Issue 62 Jul 2018

Issue 62 Jul 2018

Social by Anoop AnthonyOn the day Priya got the strange message that would change her life forever, she returned home from school at the usual time (around three o clock), climbed into bed, propped her tablet PC on her belly, and began watching streaming TV shows. She preferred the shows about zombies, where dead people chased after living ones and tried to eat them. She watched the shows until Amma got home from work, which was usually well after 8:00 PM. By then, Amma was too exhausted and irate to bother about anything. It was best to stay out of Amma's way when she got back. If Amma asked her questions about school or homework, she just told Amma that everything was going well.  

After Amma and Appa got divorced, their lives had become tough. Priya had been eight years old when it happened, and that whole period of her life was just one terrible memory after another — Appa and Amma fighting, court cases, strangers and relatives visiting.  

Soon after the divorce, Appa got a job somewhere in Saudi Arabia and left India for good. For a few months after that, he stayed in touch, but his calls grew less frequent over time. Now he no longer called. Amma told her that Appa had married another woman and was living with this lady in Saudi Arabia. He had a child, too, another daughter. Which was probably why he had stopped calling.  

Amma worked hard because there were bills to be paid — the rent, school fees, groceries, and so on.  They lived in a cramped two-bedroom apartment on MG Road in Sri Nagar. (Priya's bedroom was a little larger than a closet). Amma drove an ancient, beat-up Maruti and said they had two hefty bank loans to pay off. Amma often complained that her job barely paid enough to sustain their lives. (Amma worked as the company secretary and receptionist at a real estate firm). Amma also hinted ominously that men did not behave well with divorced women, although she never went into details.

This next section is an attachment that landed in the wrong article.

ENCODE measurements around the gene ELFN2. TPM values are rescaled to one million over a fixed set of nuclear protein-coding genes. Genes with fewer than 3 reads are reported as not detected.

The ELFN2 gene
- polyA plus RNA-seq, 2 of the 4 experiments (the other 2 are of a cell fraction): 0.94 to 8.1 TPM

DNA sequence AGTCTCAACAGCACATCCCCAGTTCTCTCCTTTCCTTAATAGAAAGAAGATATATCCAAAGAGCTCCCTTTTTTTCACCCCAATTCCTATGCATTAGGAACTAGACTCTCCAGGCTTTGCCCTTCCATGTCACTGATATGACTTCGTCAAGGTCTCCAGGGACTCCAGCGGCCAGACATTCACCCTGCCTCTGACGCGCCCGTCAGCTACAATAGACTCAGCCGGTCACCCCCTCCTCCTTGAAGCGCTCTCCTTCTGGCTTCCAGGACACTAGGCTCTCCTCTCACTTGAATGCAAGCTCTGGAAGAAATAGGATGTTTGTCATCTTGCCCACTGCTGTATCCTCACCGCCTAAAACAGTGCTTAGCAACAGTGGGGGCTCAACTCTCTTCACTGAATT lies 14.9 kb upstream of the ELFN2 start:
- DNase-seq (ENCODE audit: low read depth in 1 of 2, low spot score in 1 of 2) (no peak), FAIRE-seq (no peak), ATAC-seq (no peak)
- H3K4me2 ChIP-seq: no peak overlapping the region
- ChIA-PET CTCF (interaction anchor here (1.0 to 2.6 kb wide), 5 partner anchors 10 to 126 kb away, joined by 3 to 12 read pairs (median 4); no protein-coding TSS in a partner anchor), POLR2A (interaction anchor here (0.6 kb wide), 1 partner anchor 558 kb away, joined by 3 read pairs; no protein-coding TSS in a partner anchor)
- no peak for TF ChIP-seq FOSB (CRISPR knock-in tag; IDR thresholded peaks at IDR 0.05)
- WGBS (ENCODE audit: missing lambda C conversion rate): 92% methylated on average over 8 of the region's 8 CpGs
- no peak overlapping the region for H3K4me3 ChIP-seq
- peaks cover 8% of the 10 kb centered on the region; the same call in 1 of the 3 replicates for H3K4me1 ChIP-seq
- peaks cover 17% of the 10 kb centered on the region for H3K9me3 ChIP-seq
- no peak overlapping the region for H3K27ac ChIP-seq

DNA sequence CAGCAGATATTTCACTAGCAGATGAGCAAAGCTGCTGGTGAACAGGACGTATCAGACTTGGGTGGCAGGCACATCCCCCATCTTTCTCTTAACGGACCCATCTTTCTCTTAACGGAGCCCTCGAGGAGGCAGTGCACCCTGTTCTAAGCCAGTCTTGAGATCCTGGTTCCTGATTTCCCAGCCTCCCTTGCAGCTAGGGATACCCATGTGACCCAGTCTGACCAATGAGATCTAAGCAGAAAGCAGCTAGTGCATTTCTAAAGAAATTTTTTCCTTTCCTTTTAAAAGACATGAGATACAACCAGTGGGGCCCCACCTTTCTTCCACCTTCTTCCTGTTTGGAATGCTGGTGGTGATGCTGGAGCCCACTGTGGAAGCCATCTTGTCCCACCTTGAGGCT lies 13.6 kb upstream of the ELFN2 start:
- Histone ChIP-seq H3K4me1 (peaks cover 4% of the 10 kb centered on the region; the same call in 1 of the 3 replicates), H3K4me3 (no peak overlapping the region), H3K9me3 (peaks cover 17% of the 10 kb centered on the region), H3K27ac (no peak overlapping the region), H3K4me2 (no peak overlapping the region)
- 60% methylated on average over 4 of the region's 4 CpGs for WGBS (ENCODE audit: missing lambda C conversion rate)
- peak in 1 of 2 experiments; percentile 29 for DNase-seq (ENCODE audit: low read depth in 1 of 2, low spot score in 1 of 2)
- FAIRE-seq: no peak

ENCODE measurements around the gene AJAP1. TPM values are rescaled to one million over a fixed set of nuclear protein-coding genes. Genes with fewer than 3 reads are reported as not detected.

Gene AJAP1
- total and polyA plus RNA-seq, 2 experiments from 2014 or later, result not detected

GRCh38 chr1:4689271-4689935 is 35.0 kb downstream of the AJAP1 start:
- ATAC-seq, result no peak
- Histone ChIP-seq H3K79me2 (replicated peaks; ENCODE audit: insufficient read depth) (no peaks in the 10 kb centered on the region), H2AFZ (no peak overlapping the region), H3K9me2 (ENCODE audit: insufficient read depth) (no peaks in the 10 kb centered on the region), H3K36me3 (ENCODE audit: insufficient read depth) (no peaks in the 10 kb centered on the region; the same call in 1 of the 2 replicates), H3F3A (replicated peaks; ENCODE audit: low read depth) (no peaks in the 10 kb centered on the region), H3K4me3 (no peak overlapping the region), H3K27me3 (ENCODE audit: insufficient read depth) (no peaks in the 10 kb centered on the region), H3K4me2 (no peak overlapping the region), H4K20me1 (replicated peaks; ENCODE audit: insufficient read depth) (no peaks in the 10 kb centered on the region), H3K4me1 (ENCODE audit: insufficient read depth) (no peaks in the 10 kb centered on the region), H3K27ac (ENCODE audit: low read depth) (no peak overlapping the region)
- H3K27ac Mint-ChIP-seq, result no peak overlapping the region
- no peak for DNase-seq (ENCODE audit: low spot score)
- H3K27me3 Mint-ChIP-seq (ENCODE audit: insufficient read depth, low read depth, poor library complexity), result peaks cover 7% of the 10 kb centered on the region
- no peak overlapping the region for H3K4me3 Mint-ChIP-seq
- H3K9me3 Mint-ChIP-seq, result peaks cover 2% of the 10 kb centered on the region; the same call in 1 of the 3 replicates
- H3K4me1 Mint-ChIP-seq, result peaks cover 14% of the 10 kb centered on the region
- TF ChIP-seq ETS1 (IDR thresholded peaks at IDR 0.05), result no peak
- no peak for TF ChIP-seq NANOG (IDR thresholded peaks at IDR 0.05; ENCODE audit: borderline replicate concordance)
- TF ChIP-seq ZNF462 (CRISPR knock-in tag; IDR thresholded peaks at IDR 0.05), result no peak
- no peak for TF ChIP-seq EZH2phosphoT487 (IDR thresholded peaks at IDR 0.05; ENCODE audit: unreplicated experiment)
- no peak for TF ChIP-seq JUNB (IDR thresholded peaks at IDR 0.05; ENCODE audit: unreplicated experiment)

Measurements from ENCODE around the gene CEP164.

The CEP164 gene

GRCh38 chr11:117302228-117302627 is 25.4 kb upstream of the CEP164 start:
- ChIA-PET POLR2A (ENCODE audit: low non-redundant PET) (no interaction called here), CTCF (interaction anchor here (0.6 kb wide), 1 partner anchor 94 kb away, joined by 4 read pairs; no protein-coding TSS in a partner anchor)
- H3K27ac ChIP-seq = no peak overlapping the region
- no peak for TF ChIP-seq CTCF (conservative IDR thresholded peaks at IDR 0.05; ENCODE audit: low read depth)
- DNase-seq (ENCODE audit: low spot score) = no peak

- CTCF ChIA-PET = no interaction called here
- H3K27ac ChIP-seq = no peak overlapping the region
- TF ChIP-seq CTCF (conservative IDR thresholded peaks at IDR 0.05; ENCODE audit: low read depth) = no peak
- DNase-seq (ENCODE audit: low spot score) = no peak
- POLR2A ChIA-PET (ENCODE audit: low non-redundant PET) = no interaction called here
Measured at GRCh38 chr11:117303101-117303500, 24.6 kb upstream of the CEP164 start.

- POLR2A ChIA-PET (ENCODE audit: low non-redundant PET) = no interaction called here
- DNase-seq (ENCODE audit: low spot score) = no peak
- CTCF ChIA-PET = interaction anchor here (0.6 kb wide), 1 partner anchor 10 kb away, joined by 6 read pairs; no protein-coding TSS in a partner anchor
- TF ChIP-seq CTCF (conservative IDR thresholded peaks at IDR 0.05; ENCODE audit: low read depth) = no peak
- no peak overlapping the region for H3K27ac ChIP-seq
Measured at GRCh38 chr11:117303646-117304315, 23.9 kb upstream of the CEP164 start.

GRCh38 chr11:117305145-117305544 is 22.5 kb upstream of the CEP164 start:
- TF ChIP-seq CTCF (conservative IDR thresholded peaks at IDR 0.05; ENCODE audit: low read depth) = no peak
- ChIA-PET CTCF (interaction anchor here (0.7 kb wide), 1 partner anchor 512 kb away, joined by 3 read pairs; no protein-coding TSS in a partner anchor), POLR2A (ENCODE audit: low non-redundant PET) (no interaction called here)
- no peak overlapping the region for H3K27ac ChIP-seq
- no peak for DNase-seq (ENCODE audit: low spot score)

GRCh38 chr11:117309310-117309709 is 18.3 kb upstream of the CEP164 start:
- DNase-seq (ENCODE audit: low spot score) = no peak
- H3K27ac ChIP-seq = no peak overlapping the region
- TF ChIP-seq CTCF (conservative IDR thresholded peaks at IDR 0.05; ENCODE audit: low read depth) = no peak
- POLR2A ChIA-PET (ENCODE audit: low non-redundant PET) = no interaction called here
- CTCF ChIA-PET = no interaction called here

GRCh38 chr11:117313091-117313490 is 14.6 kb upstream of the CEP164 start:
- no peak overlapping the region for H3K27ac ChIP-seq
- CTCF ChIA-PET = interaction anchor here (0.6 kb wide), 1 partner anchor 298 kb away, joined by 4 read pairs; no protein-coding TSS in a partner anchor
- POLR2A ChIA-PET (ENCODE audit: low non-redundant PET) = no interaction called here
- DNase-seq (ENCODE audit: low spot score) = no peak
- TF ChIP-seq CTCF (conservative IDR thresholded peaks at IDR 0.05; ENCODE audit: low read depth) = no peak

Milk by Marie OsunaWhen my mom picked me up from the airport last night, she didn’t say a word. She had taken one look at me, grabbed my suitcase, and threw it in the back of the car. We drove home in silence, the heat and unsaid words steaming up the car windows. I had expected her to at least ask me how my trip was, but her lips remained closed. It didn’t matter though ‒ I was tired, and I understood her reaction. She was upset, because of me.

Stepping off the plane, the details of the trip were still fresh and swirling in my mind. I remembered the colors of the countryside, the electric rush of people in the city, the smoggy Paris air. I recalled smelling the incredible French foods: the breads, the soups, the desserts. Foods I never actually ate.

I, once again, have let my anorexia relapse.

My month-long trip to France should have been one of the best experiences of my life. The sites, the language, the food. I should have enjoyed it all, but there was no one there to watch me eat. There was no one to hold me accountable for consuming the recommended 2,000 calories a day. So, I didn’t. Everything had started off so perfectly ‒ I loved France! ‒ but of course, whenever anything is going right in my life, my brain always has to revert back to my old ways. I had tried so hard to still enjoy myself despite not eating, but I quickly became too tired to leave my hotel most days. I had wasted the biggest opportunity of my life.

Now I’m sitting at the breakfast table, where mom has put waffles and fruit and a glass of milk in front of me. She stands in the kitchen with her back turned to me, pouring batter into the griddle, lost in her work.